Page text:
Prof Stephanie Watson, Save Sight Institute, University of Sydney, Sydney, NSW

This study will investigate the cellular mechanisms for ultraviolet radiation damage to the cornea. Ultraviolet radiation from the sun causes common eye disorders, such as pterygium, and serious conditions including ocular surface squamous neoplasia (OSSN) and stem cell damage, but how this happens on a cellular level is poorly understood.

“The epithelium of the eye, along with the skin, is the main tissue exposed to solar ultraviolet radiation. Unlike the skin, diffuse light is a more important source of UVR exposure to the eyes than direct sunlight, and is more difficult to avoid using sunscreens and shade,” explained Prof Watson.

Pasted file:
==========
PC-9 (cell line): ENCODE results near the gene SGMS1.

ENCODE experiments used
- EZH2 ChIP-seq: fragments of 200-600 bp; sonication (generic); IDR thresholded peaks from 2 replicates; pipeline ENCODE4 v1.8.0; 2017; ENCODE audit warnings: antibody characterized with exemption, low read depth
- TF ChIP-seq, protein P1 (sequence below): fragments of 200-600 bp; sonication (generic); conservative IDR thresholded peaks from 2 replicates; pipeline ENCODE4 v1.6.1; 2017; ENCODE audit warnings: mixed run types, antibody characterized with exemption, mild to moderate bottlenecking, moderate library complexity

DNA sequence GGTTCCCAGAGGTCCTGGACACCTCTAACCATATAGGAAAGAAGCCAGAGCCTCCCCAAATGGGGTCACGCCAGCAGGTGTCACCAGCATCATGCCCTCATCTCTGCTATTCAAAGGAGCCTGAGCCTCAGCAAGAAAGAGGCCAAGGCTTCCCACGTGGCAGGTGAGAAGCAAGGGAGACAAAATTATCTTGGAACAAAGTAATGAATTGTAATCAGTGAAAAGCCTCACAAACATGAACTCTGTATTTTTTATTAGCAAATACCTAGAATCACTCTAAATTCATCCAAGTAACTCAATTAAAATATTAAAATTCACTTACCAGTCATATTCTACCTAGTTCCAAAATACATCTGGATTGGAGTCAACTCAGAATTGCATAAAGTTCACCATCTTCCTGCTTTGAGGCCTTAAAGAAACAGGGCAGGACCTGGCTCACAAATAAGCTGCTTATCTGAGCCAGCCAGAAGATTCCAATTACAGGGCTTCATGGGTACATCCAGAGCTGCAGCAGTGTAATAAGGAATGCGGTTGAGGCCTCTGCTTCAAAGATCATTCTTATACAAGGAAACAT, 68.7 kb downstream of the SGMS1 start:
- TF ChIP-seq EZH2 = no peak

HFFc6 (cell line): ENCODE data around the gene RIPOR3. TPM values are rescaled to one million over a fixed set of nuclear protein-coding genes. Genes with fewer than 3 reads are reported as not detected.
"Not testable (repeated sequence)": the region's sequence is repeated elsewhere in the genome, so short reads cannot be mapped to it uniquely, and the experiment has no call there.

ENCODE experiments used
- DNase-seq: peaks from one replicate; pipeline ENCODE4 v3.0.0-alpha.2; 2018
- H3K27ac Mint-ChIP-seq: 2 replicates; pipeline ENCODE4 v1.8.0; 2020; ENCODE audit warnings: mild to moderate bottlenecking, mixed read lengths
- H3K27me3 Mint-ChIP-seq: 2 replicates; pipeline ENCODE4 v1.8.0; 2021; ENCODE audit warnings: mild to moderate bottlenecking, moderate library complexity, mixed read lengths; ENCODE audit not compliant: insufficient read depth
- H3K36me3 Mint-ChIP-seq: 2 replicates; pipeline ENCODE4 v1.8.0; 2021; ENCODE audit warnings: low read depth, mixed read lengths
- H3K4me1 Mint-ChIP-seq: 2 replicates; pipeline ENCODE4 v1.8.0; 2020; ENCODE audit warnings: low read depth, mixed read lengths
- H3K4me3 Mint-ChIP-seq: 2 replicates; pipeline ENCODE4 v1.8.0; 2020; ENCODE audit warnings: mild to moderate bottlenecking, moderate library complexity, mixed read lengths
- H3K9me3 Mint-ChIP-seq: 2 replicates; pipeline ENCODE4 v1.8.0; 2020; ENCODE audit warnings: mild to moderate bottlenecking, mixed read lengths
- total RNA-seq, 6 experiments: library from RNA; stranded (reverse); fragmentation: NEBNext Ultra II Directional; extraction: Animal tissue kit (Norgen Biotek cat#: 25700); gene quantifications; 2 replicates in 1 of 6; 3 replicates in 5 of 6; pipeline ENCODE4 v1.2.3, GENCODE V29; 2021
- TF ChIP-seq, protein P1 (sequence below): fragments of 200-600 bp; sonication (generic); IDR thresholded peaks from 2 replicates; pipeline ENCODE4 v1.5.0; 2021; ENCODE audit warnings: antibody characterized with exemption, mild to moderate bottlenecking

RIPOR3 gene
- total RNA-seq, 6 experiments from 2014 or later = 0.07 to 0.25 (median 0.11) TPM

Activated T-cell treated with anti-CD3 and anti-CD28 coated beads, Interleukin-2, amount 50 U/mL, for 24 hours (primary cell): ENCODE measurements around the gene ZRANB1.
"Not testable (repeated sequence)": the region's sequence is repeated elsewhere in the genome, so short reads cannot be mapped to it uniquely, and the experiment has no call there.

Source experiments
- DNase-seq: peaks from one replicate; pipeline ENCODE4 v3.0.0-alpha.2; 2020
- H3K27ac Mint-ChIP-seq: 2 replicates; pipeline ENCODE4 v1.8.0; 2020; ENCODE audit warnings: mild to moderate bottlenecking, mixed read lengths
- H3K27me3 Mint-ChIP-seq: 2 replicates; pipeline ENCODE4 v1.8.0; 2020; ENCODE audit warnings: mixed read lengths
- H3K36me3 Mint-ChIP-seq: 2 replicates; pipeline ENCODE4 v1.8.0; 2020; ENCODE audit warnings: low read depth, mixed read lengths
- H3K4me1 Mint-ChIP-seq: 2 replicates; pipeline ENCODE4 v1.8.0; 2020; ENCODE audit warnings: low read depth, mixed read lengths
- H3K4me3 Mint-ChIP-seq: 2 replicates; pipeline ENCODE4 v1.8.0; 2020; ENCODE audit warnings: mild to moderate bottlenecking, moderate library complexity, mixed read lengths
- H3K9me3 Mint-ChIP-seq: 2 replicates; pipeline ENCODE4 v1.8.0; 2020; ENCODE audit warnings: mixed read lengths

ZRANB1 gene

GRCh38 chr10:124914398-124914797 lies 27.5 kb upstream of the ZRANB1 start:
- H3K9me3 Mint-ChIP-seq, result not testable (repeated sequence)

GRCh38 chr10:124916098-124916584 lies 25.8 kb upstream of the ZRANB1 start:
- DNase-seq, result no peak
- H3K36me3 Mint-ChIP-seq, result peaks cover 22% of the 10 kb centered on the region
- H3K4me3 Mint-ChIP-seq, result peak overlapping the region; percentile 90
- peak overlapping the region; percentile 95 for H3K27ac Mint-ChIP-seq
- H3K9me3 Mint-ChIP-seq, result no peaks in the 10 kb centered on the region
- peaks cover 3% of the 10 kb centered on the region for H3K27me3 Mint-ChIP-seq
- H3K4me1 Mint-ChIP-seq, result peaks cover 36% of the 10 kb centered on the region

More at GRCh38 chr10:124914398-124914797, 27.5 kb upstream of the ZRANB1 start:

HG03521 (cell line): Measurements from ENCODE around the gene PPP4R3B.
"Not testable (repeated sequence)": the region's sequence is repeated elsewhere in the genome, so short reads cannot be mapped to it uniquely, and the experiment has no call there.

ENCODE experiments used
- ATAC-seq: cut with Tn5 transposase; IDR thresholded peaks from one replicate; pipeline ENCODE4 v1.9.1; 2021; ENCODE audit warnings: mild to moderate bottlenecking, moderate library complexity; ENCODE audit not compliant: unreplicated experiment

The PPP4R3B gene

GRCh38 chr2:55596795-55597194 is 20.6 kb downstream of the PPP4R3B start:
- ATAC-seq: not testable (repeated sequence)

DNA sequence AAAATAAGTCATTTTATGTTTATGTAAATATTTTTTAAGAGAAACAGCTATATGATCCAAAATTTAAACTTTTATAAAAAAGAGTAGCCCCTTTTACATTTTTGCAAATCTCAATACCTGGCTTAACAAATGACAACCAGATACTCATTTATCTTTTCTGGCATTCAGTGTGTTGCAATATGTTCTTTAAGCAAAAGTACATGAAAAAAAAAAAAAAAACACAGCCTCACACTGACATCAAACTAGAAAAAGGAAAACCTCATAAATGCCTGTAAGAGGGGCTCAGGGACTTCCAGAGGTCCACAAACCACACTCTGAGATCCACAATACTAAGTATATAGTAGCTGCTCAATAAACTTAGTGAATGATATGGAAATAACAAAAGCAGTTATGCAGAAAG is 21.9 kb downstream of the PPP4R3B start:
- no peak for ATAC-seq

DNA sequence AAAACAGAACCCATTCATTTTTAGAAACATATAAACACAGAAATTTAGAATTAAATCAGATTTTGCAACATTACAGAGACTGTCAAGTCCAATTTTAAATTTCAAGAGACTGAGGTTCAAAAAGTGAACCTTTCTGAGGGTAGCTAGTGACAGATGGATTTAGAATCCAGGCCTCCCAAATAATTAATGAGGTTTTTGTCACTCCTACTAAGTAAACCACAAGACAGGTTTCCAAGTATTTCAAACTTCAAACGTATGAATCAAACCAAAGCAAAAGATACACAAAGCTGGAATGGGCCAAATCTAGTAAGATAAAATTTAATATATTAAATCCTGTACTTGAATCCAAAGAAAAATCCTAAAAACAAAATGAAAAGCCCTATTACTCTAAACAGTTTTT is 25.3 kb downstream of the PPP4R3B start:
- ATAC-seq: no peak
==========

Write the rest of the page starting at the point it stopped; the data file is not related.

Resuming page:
“Little is known of how normal levels of ultraviolet radiation contribute to keratoconus and other forms of corneal blindness,” she said.

Using a laboratory animal model the researchers will investigate cell division in the corneal epithelium cells and whether ultraviolet radiation exposure influences dell division.

“Corneal disease is a leading cause of irreversible blindness, with high costs to the patient and society,” said Prof Watson.

“Understanding the mechanisms that induce common conditions such as pterygia and possibly keratoconus, along with more severe conditions such as OSSN, will allow the development of new therapies to prevent damage and restore tissues, saving sight,” she said.